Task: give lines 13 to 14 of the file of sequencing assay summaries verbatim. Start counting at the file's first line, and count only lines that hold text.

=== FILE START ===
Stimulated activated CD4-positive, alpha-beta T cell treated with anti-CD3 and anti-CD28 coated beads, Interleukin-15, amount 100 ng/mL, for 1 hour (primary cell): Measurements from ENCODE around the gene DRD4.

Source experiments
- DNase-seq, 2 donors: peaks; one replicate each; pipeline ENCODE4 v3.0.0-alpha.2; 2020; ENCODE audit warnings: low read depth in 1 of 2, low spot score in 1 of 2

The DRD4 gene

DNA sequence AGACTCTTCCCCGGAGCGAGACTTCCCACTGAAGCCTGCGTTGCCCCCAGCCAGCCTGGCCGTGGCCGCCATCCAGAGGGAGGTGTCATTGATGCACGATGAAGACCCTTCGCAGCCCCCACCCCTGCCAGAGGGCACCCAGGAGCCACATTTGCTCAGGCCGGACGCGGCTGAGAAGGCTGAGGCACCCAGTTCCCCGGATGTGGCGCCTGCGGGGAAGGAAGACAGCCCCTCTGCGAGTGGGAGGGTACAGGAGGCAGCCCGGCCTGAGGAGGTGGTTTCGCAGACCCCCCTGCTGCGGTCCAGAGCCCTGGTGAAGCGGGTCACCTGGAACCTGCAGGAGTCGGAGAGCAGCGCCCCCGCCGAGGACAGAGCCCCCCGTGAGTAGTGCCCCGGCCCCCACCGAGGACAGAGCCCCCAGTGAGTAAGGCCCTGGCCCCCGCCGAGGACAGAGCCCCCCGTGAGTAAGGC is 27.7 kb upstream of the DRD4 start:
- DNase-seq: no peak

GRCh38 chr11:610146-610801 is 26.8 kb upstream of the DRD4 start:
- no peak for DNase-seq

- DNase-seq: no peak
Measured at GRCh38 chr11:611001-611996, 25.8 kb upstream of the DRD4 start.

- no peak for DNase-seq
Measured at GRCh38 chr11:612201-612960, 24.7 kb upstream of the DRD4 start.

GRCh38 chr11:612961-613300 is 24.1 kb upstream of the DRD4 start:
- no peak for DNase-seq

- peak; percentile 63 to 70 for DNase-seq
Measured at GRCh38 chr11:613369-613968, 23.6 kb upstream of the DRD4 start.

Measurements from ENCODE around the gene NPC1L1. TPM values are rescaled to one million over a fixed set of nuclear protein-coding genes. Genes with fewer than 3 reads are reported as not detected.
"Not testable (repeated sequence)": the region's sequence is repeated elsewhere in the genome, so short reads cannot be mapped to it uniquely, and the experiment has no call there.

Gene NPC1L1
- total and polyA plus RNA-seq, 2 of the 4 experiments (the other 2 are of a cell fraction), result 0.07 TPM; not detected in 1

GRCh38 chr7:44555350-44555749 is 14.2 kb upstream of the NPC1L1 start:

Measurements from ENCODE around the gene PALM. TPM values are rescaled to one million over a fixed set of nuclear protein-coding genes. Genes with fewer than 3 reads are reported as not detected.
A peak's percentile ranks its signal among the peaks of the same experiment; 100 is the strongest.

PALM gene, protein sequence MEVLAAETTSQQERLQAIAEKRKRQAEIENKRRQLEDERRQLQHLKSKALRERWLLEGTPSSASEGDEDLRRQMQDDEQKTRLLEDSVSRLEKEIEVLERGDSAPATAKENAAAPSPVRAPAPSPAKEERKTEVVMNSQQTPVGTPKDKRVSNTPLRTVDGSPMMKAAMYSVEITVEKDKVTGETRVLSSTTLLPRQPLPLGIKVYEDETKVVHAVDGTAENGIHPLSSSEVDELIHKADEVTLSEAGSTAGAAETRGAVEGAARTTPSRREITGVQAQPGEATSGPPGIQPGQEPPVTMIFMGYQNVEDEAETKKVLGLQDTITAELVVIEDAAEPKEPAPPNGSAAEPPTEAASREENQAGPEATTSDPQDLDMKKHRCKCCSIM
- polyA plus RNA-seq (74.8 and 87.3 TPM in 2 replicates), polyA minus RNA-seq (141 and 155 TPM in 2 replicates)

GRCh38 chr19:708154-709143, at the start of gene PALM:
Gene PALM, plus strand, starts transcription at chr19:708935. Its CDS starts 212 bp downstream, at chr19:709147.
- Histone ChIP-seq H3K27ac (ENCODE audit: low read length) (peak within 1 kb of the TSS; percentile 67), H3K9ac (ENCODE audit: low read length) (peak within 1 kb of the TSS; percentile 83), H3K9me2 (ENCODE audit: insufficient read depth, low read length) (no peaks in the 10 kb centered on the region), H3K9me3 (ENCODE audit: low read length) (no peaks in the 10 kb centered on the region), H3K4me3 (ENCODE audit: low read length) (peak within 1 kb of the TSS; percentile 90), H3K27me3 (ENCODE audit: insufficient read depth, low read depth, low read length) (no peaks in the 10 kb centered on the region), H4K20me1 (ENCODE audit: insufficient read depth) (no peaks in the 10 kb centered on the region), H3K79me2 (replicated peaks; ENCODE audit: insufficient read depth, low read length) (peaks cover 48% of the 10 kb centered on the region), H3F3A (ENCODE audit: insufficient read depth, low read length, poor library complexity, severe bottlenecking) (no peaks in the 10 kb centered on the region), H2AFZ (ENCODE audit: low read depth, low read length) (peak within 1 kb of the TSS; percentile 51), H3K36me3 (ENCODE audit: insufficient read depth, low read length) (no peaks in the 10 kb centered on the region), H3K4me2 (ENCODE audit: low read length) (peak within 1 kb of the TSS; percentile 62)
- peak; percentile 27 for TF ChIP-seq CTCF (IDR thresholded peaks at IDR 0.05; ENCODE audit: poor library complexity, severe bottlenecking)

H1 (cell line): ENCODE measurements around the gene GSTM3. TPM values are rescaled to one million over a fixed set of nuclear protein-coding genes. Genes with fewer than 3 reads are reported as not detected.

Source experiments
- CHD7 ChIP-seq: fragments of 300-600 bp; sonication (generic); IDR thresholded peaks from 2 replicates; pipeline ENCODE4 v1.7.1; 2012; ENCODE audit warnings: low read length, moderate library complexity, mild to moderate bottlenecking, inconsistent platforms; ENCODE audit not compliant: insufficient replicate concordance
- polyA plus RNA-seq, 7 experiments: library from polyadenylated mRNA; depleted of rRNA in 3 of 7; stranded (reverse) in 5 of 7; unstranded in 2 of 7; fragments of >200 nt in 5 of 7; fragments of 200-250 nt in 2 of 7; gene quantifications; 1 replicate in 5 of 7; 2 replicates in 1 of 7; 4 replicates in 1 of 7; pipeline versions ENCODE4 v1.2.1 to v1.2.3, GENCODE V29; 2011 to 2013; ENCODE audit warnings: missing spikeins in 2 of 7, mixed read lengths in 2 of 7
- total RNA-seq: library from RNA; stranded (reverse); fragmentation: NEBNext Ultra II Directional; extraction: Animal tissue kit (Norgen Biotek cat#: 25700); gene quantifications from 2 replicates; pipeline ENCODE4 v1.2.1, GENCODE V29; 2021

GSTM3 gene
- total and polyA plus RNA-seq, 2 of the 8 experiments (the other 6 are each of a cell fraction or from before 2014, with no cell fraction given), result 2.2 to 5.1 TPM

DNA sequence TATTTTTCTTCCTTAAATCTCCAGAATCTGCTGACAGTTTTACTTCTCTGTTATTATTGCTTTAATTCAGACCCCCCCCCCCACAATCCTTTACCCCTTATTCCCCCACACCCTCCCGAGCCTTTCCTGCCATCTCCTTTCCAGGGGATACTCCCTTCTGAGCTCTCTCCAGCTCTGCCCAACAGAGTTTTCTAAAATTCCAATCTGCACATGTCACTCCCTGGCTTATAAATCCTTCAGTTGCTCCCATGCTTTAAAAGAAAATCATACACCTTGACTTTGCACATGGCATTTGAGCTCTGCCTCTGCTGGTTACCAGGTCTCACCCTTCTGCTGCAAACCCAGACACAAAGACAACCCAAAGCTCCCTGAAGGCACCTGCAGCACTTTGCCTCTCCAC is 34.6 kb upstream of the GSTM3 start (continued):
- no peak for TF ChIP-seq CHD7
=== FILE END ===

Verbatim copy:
GRCh38 chr11:612961-613300 is 24.1 kb upstream of the DRD4 start:
- no peak for DNase-seq